I suggested Casey and Chandler—the maiden names of each of the grandmothers. Nina and Allen liked the idea and decided that was what it would be. Casey and Chandler. Shower invitations were sent for Casey and Chandler. Everyone was excited about Casey and Chandler. Nina’s best friend Sananda McGehee made beautiful wall hangings for the nursery, one for Casey and one for Chandler.

And then sometime between the shower and the first labor pain, Nina confessed she didn’t want to name her baby Chandler. She really liked the name Ireland. She had heard it used before, and well, we are a wee bit Irish, right?

And that’s how our Ireland came to be Ireland. Possibly the only child with a wall hanging proudly displaying their middle name.image (4)

You call that work?

Remember when you worked a job where you were given a week, two weeks, maybe more each year for vacation? Some jobs even gave you a certain number of sick days, or personal time as some call it. Remember when you punched a time clock? Or signed your name at the end of the week to a time sheet?

You went to work. You worked. You clocked out and left work at the end of the day. Life was simple. writer's clock

And then you became a writer.

There is no time clock to punch. No scheduled vacation, sick days, or personal time. There is no time “off”. Why? Because if you’re really a writer, a true creative soul, there is no down time. You can’t shut off your inner self.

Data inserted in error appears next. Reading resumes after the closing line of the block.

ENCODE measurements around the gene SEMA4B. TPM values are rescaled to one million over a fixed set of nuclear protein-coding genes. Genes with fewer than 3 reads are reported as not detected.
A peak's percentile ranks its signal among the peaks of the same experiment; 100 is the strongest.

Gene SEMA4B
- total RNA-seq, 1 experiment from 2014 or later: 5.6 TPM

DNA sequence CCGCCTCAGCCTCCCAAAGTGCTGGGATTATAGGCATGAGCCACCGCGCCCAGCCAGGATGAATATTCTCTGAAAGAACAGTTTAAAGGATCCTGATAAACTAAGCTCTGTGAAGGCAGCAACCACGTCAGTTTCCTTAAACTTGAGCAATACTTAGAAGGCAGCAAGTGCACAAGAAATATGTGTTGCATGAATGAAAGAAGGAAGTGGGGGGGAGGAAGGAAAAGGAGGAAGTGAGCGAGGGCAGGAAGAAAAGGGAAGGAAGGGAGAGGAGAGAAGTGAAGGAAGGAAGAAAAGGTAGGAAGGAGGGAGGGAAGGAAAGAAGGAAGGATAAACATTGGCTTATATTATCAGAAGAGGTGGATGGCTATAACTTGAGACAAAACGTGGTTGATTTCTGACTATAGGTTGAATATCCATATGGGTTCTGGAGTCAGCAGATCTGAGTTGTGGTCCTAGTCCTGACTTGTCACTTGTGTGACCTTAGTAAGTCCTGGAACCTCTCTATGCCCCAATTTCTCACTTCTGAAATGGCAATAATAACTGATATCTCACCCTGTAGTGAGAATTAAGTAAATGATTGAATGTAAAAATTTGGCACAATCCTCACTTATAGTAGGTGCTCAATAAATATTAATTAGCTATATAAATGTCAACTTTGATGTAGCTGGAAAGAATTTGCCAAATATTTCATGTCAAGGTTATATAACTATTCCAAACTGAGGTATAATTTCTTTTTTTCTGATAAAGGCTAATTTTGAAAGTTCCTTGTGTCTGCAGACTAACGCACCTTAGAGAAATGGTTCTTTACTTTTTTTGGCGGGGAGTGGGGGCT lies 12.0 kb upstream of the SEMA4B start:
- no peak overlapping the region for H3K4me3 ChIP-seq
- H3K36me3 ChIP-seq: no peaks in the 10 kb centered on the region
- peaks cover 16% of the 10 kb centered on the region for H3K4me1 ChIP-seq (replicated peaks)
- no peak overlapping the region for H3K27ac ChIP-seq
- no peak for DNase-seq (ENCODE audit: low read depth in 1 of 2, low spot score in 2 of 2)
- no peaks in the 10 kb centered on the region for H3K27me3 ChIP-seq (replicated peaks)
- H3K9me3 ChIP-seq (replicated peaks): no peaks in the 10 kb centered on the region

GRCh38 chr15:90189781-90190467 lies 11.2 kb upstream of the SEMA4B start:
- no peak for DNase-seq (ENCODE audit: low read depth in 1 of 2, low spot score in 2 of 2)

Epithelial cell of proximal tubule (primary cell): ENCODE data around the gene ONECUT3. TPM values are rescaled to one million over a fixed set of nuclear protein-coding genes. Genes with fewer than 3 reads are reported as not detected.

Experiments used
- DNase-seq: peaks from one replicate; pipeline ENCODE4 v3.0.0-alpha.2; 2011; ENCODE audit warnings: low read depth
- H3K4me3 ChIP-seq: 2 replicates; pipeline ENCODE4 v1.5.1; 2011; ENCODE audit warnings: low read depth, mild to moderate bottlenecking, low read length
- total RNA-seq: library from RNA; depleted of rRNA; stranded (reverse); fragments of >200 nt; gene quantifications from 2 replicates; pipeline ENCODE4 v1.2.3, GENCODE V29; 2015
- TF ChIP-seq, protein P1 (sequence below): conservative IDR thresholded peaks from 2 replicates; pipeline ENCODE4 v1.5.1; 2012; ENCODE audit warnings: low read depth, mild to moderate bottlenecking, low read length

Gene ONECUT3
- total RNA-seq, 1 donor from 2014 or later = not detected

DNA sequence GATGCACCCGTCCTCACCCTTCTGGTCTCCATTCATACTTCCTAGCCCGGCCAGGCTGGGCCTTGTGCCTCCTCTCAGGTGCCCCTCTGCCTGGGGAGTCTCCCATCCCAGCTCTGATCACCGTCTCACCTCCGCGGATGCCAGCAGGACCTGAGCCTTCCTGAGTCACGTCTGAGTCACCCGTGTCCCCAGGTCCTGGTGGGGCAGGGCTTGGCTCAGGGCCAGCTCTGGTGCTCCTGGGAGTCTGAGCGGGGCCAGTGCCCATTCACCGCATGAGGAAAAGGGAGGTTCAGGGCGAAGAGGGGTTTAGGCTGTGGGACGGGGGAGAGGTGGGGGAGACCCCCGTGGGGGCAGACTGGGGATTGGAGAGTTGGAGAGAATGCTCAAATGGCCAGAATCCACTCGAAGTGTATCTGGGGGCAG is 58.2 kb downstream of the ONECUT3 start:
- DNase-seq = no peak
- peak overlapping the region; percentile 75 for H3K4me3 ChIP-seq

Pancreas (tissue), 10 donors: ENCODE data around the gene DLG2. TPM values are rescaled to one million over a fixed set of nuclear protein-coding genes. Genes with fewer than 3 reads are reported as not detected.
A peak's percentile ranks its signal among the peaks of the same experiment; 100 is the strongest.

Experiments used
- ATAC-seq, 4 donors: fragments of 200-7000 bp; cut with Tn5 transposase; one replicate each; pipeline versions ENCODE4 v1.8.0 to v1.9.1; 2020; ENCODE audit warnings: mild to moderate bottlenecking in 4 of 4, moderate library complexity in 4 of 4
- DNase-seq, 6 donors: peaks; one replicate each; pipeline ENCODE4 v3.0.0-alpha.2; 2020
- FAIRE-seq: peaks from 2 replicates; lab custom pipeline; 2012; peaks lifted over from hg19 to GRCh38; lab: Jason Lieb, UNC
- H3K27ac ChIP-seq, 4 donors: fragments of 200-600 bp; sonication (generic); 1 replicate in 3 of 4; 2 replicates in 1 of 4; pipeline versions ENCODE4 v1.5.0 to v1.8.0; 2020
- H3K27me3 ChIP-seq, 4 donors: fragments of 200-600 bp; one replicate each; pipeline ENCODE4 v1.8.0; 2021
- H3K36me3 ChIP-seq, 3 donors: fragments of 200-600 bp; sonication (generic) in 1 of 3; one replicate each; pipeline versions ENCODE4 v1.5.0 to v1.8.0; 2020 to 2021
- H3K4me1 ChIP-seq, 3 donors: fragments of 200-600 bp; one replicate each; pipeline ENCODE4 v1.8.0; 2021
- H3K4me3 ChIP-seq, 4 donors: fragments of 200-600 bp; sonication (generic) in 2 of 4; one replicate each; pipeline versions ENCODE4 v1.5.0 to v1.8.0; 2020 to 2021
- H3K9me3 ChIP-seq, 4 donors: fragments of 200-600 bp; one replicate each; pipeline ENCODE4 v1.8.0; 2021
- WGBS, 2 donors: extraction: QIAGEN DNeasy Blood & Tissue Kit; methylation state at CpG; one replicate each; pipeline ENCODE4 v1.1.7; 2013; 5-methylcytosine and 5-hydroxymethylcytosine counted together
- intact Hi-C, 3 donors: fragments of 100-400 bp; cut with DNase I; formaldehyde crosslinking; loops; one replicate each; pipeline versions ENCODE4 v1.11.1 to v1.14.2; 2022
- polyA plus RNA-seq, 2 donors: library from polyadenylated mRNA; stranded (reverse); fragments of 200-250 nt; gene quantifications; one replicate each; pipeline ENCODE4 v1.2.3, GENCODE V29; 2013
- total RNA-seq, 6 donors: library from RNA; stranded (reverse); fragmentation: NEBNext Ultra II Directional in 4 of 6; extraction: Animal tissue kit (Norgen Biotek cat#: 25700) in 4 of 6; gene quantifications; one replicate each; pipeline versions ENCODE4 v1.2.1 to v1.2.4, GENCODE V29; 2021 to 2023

I worked at the local television station for a couple of years when my kids were small. I worked in the studio production department for the six and eleven o’clock news. It was a fun job but it ruined my ability to ever simply “watch” a television show. Or even see a movie for that matter. My mind is not only following the story, but I’m critiquing the lighting, the camera work, the background music, etc…

When I am able to stop thinking about the actual production of the show, I’m thinking ahead of the plot—the writer in me won’t let the show just unfold—I’m three scenes ahead.


Jeremy Davies as Dickie Bennett, “Justifed”

One of my favorite television shows is “Justified”. The acting, writing, direction, story lines, everything about the show is take-your-breath-away perfection. The second and third season featured the Bennett family—and I, ever the sucker for a great character, fell head over heels for Dickie Bennett (expertly played by Jeremy Davies). The character was so well written and acted, Dickie Bennett became somewhat of an underdog one might actually find a ping of sympathy for. And the whole time I’m crying for Dickie Bennett, I’m wondering why? Why—because although I’m fully engrossed in the show, there’s a part of my brain going “Wow! What a character! I wish I could write a character like that!” So I’m back to working.

It’s the same with a book. Fellow writers—do you ever wish you could just pick up a book and read for the pure joy of it? Or are you working when you read? I study the style, the dialogue, the pace…and sometimes, it drives me nuts! Because there I go, working again.

writers-quotes-story-writing-34823017-400-263I took Sam for a walk today around the block. Great being outside in the fresh air, away from the laptop, away from the pen and paper, away from the cell phone. Just me and Sam—and a thousand characters running around inside my head. Scenes played out, dialogue was spoken, opening lines were toyed with…a simple walk turned into a working break.

And then there’s social media. As writers, a lot of our books’ success or lack of can be traced to social media and how the book is “marketed” on such. So each time I sign on to Facebook, am I working?  Each tweet I send, am I working? Yes. I’m building and nurturing a relationship with readers. Sorry—playing Candy Crush probably doesn’t count.